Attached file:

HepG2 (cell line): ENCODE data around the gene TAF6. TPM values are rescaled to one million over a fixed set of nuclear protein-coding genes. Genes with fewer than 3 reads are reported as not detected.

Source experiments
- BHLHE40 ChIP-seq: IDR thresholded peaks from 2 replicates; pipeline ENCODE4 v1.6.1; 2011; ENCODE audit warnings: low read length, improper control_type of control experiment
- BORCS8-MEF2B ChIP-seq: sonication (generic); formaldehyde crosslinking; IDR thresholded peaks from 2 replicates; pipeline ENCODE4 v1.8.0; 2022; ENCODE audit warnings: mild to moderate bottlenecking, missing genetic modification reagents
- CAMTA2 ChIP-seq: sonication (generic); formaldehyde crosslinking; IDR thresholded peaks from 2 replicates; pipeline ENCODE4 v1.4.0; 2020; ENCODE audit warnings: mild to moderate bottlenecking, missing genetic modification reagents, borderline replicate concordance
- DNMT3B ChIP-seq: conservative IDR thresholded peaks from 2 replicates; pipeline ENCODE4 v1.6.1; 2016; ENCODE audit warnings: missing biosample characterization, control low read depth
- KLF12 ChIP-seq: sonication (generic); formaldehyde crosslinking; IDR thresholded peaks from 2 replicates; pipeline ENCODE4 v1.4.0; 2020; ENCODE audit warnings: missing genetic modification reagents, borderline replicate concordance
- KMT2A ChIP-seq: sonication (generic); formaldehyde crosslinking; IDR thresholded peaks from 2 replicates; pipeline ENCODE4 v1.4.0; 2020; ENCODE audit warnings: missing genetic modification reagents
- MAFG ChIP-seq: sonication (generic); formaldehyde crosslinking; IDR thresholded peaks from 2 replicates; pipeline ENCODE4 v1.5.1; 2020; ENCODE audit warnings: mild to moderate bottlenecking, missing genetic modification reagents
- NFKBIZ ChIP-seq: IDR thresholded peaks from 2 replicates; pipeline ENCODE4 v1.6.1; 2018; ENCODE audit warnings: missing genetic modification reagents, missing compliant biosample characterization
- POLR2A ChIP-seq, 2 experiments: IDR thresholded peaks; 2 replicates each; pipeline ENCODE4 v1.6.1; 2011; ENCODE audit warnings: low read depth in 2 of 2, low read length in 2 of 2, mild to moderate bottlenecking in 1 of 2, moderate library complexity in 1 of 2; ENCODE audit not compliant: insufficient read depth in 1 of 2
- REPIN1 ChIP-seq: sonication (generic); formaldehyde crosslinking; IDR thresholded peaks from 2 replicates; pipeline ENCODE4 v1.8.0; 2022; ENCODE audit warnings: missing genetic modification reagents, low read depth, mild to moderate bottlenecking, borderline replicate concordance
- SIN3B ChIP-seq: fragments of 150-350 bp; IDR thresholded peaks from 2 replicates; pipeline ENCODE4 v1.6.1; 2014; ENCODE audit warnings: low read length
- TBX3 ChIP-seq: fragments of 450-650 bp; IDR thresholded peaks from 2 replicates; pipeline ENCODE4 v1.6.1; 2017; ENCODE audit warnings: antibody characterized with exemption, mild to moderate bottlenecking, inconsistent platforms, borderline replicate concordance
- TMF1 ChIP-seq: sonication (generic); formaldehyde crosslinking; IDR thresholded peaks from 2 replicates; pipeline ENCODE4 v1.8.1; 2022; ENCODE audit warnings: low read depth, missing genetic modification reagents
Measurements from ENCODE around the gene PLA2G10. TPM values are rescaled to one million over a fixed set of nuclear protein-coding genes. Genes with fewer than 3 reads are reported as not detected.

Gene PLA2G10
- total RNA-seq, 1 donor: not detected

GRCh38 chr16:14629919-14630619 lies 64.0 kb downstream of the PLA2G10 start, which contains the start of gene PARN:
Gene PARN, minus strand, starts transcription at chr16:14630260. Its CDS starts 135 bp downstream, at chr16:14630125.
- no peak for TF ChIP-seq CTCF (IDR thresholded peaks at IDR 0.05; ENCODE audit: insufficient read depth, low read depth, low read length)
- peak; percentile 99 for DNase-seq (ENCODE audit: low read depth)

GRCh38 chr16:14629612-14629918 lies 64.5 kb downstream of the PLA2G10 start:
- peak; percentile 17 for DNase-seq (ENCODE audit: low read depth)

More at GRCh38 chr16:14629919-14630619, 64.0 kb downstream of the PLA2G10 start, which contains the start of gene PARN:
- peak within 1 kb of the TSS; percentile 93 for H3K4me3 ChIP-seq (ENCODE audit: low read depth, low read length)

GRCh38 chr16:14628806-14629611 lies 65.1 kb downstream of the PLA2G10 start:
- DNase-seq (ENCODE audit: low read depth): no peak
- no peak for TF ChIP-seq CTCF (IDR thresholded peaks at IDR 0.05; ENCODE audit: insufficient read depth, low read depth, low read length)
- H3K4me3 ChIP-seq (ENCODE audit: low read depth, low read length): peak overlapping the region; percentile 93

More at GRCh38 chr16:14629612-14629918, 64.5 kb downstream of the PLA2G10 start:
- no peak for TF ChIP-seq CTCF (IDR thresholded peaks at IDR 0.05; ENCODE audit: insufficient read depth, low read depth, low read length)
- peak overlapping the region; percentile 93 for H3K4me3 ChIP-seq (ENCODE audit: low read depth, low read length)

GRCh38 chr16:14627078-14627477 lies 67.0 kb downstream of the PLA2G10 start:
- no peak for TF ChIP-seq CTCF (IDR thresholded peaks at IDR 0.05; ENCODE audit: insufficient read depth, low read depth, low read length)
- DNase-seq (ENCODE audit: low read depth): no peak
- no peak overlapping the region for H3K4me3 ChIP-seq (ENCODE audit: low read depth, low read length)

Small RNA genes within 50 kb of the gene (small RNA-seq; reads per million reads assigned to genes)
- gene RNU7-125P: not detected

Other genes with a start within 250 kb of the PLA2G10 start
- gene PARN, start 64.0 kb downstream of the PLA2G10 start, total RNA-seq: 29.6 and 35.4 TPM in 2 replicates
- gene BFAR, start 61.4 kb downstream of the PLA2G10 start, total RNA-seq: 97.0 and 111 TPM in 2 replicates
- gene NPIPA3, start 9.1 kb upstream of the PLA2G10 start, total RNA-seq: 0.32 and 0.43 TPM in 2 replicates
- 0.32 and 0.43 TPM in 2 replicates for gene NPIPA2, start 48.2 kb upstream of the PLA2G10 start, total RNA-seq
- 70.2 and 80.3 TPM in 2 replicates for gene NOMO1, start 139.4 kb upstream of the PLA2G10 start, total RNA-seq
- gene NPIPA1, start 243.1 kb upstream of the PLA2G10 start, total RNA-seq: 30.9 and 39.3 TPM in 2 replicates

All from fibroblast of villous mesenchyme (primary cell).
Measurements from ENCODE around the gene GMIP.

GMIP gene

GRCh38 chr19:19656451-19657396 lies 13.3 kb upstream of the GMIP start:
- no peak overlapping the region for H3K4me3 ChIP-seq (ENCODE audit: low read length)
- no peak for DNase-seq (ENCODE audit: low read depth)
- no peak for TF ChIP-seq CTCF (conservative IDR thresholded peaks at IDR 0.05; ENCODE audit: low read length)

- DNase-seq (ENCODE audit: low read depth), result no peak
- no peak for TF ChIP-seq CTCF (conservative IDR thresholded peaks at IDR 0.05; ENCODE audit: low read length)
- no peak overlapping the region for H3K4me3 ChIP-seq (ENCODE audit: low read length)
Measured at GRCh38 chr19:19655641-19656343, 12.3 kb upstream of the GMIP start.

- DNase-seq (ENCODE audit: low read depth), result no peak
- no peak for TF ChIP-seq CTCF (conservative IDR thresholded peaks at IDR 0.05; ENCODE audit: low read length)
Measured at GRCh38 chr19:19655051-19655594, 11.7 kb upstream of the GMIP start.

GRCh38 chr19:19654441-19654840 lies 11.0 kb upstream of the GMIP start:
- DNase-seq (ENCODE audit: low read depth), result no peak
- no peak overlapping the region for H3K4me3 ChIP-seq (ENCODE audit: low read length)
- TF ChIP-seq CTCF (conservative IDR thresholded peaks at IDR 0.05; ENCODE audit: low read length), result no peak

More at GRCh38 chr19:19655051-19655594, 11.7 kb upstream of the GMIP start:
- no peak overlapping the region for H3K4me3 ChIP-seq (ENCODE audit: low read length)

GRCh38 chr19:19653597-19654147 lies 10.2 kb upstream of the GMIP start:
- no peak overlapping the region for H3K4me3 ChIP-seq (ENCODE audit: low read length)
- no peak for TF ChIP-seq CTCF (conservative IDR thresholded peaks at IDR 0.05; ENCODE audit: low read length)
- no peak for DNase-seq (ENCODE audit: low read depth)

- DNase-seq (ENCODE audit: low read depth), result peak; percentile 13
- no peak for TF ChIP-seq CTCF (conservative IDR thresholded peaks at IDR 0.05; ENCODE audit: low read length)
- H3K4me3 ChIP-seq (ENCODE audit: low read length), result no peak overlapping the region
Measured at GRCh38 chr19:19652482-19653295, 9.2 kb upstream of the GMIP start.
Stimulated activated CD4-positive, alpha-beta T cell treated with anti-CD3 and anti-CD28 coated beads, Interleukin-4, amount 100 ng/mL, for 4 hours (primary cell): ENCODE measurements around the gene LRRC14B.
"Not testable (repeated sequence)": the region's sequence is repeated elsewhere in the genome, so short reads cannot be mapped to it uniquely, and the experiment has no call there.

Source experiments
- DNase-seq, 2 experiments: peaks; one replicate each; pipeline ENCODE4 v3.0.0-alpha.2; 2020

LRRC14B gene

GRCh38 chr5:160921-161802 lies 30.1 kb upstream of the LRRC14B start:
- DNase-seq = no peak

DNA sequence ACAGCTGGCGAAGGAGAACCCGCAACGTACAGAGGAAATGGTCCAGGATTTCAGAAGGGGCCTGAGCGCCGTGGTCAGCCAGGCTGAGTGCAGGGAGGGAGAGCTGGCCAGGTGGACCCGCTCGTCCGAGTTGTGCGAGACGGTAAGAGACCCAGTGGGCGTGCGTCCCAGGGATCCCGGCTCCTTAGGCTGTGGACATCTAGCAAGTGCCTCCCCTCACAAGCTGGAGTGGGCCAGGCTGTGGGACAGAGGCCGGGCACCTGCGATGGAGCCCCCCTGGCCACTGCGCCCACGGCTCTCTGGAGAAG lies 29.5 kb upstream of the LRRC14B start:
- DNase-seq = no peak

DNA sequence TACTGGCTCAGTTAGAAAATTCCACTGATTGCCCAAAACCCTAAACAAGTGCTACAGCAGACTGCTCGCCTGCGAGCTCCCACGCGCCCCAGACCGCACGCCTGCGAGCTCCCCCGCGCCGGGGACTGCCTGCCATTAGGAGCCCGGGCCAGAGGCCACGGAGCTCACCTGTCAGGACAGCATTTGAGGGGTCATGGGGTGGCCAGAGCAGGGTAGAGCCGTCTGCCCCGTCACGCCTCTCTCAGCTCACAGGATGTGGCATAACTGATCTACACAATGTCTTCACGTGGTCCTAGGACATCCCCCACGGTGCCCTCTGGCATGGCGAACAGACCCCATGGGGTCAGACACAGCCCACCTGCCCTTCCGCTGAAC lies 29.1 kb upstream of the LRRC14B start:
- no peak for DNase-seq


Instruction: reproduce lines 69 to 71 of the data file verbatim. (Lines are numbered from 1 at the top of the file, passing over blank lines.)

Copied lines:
- no peak for TF ChIP-seq CTCF (conservative IDR thresholded peaks at IDR 0.05; ENCODE audit: low read length)
- no peak for DNase-seq (ENCODE audit: low read depth)

- DNase-seq (ENCODE audit: low read depth), result peak; percentile 13